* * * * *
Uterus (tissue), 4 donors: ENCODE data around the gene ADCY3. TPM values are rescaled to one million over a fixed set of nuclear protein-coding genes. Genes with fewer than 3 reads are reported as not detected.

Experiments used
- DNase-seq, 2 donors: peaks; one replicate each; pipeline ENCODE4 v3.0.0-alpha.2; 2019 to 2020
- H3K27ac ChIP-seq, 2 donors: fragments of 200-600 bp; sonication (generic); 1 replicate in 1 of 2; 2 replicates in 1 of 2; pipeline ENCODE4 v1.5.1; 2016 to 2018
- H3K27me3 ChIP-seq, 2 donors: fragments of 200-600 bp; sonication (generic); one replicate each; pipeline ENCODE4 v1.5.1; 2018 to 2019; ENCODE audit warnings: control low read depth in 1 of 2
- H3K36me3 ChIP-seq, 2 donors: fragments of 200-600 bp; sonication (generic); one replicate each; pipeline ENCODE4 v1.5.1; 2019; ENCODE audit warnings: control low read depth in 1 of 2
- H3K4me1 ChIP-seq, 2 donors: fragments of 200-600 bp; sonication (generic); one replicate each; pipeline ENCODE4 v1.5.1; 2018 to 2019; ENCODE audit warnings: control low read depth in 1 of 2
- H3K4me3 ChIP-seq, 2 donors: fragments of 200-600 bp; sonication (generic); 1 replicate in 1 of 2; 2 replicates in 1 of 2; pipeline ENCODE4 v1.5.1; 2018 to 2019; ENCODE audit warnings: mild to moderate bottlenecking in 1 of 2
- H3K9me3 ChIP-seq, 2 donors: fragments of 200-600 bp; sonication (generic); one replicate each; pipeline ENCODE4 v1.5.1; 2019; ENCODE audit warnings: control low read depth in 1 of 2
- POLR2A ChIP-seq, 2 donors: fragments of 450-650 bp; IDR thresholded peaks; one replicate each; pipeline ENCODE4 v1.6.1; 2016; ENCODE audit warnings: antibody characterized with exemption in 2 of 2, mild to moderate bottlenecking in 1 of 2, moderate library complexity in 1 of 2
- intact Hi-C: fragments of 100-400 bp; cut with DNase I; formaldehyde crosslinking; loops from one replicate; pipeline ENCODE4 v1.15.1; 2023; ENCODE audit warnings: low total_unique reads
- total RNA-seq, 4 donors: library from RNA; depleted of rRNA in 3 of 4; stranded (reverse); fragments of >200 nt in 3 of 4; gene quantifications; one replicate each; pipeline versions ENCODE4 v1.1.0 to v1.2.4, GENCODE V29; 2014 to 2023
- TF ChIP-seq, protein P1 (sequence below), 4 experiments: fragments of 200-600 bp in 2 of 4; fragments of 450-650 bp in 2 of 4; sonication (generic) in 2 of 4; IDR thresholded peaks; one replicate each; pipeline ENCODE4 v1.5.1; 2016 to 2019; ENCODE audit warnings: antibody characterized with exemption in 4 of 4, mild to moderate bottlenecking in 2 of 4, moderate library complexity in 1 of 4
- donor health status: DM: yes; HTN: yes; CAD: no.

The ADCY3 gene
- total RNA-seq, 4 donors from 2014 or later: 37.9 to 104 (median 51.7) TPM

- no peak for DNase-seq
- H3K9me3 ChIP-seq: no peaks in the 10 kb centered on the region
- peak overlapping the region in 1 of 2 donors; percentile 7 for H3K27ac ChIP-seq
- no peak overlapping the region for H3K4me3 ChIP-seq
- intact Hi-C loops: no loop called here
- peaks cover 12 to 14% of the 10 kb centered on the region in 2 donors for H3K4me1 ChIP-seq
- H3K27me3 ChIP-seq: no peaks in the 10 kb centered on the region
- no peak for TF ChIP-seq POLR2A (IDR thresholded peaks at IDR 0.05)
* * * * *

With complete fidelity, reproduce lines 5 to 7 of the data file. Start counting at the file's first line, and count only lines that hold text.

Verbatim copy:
- H3K27me3 ChIP-seq, 2 donors: fragments of 200-600 bp; sonication (generic); one replicate each; pipeline ENCODE4 v1.5.1; 2018 to 2019; ENCODE audit warnings: control low read depth in 1 of 2
- H3K36me3 ChIP-seq, 2 donors: fragments of 200-600 bp; sonication (generic); one replicate each; pipeline ENCODE4 v1.5.1; 2019; ENCODE audit warnings: control low read depth in 1 of 2
- H3K4me1 ChIP-seq, 2 donors: fragments of 200-600 bp; sonication (generic); one replicate each; pipeline ENCODE4 v1.5.1; 2018 to 2019; ENCODE audit warnings: control low read depth in 1 of 2